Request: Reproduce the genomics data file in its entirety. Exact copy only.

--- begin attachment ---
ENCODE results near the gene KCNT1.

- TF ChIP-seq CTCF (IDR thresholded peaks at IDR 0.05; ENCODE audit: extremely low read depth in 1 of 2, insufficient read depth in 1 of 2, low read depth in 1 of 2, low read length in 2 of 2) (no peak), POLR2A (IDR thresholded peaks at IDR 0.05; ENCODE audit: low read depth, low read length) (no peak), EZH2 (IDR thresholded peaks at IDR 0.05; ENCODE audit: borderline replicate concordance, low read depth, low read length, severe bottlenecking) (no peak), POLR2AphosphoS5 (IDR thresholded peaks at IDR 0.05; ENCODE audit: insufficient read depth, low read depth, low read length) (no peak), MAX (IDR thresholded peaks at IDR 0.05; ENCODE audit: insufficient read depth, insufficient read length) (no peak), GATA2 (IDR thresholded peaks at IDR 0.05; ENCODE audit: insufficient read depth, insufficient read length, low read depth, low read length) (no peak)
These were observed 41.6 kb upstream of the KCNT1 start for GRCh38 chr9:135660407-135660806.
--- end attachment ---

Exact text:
ENCODE results near the gene KCNT1.

- TF ChIP-seq CTCF (IDR thresholded peaks at IDR 0.05; ENCODE audit: extremely low read depth in 1 of 2, insufficient read depth in 1 of 2, low read depth in 1 of 2, low read length in 2 of 2) (no peak), POLR2A (IDR thresholded peaks at IDR 0.05; ENCODE audit: low read depth, low read length) (no peak), EZH2 (IDR thresholded peaks at IDR 0.05; ENCODE audit: borderline replicate concordance, low read depth, low read length, severe bottlenecking) (no peak), POLR2AphosphoS5 (IDR thresholded peaks at IDR 0.05; ENCODE audit: insufficient read depth, low read depth, low read length) (no peak), MAX (IDR thresholded peaks at IDR 0.05; ENCODE audit: insufficient read depth, insufficient read length) (no peak), GATA2 (IDR thresholded peaks at IDR 0.05; ENCODE audit: insufficient read depth, insufficient read length, low read depth, low read length) (no peak)
These were observed 41.6 kb upstream of the KCNT1 start for GRCh38 chr9:135660407-135660806.